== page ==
Polarization alters everything: from the way things are worded to the inclination to listen to them. Polarization destroys language, with widely accepted terms morphing into polemical conspiracies prone to the extermination of adversaries. Bent by the obsession for confronting the good with the bad, it is in the end nearly impossible to recognize common ground, spaces where there are no significant differences, where what is common is greater and more substantive than distance and difference.
The concept of civil society has fallen into that ambit: presented as exclusive of the elite, -the conservatives in the new vernacular- thousands of base organizations are excluded that do not have the time to dispute designations but that represent citizens demanding respect for their rights. Mexico’s civil society is much more than what it appears to be. Defaming these organizations means attacking legitimate citizens who do nothing but fight for rights enshrined in the constitution.
What differentiates the members of the civil society -a concept coined by Aristotle- is not the income level of its members, but instead the willingness to make their rights be heard and complied with, insisting on the satisfaction of their claims and participating actively in the political and social processes. From that perspective, there are many more organizations that, frequently without title or registration, represent the citizenry than those that exist formally.
There we find the women of Cherán in the Mexican state of Michoacán, fed up with the loggers wresting away their source of employment, abducting and killing their children and spouses, who organize themselves to confront and eradicate them. In the town of Santiago Ixcuintla, Nayarit, there has not been a single abduction in years thanks to the citizenry organizing itself. In Monterrey, the religious sisters of Citizens in Support of Human Rights (CADHAC) designed a new model for the office of the prosecutors. In the states of Veracruz and Morelos (Tetelcingo) the families of the “disappeared” have organized themselves into groups, have trained themselves in forensic science (women converted into experts in DNA samples) and in the search for graves.
Examples proliferate throughout the country, with distinct degrees of success, but that as a whole evidence the presence of an active, participatory and demanding society. Communities organize events and contests in sports, culture, festivities and traditions: everything comprises volunteers, the essence of citizenry and the natural evidence of a civil society. Not even the most seasoned of governmental operators can co-opt a community that organizes itself.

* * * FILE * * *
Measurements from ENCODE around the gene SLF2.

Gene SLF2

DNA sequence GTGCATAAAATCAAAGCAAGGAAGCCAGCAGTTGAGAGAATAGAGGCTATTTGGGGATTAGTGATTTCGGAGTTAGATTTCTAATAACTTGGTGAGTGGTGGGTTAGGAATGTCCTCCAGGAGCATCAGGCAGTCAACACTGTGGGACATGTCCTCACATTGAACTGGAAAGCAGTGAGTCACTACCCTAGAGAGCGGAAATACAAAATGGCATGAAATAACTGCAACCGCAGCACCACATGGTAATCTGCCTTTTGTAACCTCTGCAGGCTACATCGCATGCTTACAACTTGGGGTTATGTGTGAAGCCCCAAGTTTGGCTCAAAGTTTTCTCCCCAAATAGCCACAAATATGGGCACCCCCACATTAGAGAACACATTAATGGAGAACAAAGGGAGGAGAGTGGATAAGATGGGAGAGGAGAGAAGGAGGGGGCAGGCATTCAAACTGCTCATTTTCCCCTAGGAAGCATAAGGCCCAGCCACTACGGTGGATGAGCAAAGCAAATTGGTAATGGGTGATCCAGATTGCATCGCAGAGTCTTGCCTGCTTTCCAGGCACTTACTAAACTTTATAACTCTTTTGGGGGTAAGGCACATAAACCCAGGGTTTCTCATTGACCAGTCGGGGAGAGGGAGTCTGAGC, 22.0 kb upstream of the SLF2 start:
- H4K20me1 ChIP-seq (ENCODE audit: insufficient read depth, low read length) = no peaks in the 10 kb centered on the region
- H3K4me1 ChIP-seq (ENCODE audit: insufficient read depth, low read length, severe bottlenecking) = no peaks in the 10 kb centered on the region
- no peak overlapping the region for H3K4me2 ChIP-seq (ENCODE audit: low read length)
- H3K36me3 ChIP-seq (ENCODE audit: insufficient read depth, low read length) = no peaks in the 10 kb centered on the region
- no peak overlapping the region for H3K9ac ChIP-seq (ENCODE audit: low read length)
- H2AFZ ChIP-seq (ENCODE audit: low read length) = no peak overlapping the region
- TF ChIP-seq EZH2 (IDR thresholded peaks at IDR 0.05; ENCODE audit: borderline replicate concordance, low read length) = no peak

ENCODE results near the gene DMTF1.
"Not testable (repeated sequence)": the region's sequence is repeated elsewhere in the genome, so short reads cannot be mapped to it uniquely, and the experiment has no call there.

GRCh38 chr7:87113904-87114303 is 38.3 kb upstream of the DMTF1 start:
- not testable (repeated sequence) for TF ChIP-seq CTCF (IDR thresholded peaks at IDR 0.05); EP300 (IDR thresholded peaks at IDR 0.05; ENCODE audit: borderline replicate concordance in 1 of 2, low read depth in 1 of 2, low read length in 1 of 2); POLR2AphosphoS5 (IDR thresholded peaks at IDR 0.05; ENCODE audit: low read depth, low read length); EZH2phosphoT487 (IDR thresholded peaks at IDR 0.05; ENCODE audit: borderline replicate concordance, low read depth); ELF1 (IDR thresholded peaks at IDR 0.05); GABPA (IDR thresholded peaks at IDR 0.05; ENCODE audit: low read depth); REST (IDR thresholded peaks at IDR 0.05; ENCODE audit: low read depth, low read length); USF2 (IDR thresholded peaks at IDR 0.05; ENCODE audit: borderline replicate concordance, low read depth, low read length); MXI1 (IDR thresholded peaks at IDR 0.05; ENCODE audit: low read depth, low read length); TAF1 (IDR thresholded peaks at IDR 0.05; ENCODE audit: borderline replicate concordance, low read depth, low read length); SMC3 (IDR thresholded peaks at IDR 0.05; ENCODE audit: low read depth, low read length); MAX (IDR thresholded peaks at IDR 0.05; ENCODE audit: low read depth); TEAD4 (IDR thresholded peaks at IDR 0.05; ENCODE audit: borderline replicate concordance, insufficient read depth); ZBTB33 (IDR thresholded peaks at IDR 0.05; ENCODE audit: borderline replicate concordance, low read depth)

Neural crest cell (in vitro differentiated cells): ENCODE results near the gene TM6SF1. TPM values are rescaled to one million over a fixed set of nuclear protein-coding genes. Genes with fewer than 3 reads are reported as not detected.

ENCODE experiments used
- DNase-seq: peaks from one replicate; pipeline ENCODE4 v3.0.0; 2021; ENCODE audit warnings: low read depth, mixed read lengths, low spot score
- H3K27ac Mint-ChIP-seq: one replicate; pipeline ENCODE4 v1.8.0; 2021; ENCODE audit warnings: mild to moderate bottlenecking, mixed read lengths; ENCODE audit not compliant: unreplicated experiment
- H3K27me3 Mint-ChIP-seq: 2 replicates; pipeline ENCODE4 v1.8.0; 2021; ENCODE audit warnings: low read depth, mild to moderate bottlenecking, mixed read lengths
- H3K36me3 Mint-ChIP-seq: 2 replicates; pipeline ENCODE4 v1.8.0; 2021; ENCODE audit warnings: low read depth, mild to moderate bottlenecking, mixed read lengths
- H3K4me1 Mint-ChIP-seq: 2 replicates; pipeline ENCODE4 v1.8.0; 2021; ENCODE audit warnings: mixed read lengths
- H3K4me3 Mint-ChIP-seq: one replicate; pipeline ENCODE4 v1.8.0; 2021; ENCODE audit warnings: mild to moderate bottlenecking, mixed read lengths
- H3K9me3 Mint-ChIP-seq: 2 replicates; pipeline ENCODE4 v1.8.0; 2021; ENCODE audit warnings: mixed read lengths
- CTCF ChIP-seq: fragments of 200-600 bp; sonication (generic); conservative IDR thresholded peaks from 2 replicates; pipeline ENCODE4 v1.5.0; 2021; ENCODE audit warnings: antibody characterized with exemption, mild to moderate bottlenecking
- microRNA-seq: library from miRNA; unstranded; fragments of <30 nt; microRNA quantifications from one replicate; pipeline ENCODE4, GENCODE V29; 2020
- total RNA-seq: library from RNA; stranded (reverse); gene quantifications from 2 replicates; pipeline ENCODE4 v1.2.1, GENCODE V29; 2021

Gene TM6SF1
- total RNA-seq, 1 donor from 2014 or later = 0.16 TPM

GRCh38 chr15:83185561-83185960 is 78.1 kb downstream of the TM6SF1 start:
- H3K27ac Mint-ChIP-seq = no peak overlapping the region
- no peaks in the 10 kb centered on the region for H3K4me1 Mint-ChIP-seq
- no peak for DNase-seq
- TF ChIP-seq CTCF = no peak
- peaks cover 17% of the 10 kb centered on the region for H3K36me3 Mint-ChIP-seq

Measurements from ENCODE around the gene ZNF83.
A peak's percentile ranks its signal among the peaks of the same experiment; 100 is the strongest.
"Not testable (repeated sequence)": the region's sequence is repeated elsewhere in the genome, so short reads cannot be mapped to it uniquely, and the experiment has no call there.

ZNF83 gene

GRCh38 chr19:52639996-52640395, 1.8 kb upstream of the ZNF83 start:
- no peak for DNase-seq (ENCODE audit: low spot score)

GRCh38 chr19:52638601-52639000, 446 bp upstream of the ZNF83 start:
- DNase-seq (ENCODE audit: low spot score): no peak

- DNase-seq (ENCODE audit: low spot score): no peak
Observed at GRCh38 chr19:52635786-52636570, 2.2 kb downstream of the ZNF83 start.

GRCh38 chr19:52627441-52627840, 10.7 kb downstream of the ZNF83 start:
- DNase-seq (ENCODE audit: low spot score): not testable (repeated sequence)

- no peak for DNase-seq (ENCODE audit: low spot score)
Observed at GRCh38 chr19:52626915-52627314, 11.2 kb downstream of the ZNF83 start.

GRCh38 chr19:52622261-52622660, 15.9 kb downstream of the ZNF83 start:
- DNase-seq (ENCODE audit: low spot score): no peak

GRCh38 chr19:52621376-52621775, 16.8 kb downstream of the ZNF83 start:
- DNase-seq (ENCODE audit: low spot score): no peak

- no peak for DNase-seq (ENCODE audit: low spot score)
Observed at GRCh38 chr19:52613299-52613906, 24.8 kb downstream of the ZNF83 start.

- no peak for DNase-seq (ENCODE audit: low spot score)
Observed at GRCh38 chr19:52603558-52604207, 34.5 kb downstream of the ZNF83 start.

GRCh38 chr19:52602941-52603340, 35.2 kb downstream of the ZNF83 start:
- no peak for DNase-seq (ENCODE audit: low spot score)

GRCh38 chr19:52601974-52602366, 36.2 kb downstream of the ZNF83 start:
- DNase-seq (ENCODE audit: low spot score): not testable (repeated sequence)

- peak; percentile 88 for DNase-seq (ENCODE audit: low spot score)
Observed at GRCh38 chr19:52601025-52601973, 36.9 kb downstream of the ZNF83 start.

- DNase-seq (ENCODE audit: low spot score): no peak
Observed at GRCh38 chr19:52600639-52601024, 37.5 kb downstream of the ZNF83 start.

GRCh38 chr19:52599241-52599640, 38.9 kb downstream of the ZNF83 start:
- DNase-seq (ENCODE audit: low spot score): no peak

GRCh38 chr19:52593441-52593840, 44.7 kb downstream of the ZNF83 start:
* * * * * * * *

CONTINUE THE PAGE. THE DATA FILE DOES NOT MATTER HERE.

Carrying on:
The current government has procured the exacerbation of not only differences, but also above all perceptions, the core objective of the daily early-morning presidential narrative. The good ones are the people, the bad ones are the citizens. The object of the morning press conferences is the “good people” who receive benefits from the government, who are passive and who only understand the logic of “what will you give me” and “in exchange for what.” The old political system developed an all-encompassing culture of exchanging benefits for votes, but the present government has raised this to new height where economic development is no longer necessary because with the “support” (i.e., contributions or cash transfers that the government provides directly to its base) lasting loyalties are purchased. In this dimension, organized crime is more than functional to the government in that it inhibits political participation, generating fear, thus annulling the propensity, or at least the possibility, for those who were once members of the “people” coming to assume themselves as citizens.
Citizens are subjects because they do not keep their arms crossed: whether these are the orphaned children in Ciudad Juárez, Chihuahua, who obligated the municipal authorities to focus on the feminicide that had left them in that condition, or legally constituted entities combatting the impunity and corruption based on data, the hard sources of information. Two sides of the same coin. Some call themselves civil society, others simply are: they defend the rights and needs of their children in the schools, insist on security problems being attended to, and, in general, respond to the agenda that reality has obliged them to come to grips with.
In the interaction between the good ones and the bad ones that the President promotes, a novel phenomenon has come to light: many individuals have begun to discover that they have rights that they had not identified or had not known previously. In his eagerness to extol some at the cost of others, the President perhaps may have provoked the emboldening of increasing numbers of Mexicans who might renege against and criticize the so-called “organizations of the civil society”, but who day by day are coming to form part of this, at least regarding their manner of demanding their rights.
The promotion of informality as a political strategy contributes to the strengthening of the population as the object of governmental favors, in detriment to the growth of the economy in general. The express, even conscious, objective may not be that of promoting informality (because this does not afford tax benefits), but the effect is precisely that: an informal worker owes favors to the corner police officer, to the municipal inspector and, therefore, to the structure that with enormously hard work Morena has been building. The express expectation is that this protection and “support” will translate into permanent loyalty and votes, but nothing guarantees that this will happen.
Mexico has been split between those who pull and those who wait to be pulled. There is perhaps no more transcendental dispute than the latter because on its outcome will depend the future of the country.